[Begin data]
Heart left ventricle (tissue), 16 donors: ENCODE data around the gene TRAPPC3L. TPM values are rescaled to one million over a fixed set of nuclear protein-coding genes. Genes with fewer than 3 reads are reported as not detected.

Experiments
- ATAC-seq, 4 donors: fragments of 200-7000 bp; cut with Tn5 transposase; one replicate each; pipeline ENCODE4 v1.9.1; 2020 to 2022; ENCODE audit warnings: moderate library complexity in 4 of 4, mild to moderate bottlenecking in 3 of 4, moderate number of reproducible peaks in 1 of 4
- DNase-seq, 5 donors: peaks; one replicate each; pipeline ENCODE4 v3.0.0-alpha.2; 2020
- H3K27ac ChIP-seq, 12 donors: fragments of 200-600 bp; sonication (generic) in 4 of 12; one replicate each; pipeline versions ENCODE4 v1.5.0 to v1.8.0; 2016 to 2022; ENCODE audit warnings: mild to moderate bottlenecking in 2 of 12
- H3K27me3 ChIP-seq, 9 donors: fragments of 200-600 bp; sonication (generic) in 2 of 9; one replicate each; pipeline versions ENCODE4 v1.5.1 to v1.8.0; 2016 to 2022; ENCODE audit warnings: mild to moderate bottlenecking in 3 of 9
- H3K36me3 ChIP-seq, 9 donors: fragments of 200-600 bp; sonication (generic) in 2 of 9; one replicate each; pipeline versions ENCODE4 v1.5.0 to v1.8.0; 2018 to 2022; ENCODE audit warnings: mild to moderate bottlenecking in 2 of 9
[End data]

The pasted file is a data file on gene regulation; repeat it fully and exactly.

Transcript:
Heart left ventricle (tissue), 16 donors: ENCODE data around the gene TRAPPC3L. TPM values are rescaled to one million over a fixed set of nuclear protein-coding genes. Genes with fewer than 3 reads are reported as not detected.

Experiments
- ATAC-seq, 4 donors: fragments of 200-7000 bp; cut with Tn5 transposase; one replicate each; pipeline ENCODE4 v1.9.1; 2020 to 2022; ENCODE audit warnings: moderate library complexity in 4 of 4, mild to moderate bottlenecking in 3 of 4, moderate number of reproducible peaks in 1 of 4
- DNase-seq, 5 donors: peaks; one replicate each; pipeline ENCODE4 v3.0.0-alpha.2; 2020
- H3K27ac ChIP-seq, 12 donors: fragments of 200-600 bp; sonication (generic) in 4 of 12; one replicate each; pipeline versions ENCODE4 v1.5.0 to v1.8.0; 2016 to 2022; ENCODE audit warnings: mild to moderate bottlenecking in 2 of 12
- H3K27me3 ChIP-seq, 9 donors: fragments of 200-600 bp; sonication (generic) in 2 of 9; one replicate each; pipeline versions ENCODE4 v1.5.1 to v1.8.0; 2016 to 2022; ENCODE audit warnings: mild to moderate bottlenecking in 3 of 9
- H3K36me3 ChIP-seq, 9 donors: fragments of 200-600 bp; sonication (generic) in 2 of 9; one replicate each; pipeline versions ENCODE4 v1.5.0 to v1.8.0; 2018 to 2022; ENCODE audit warnings: mild to moderate bottlenecking in 2 of 9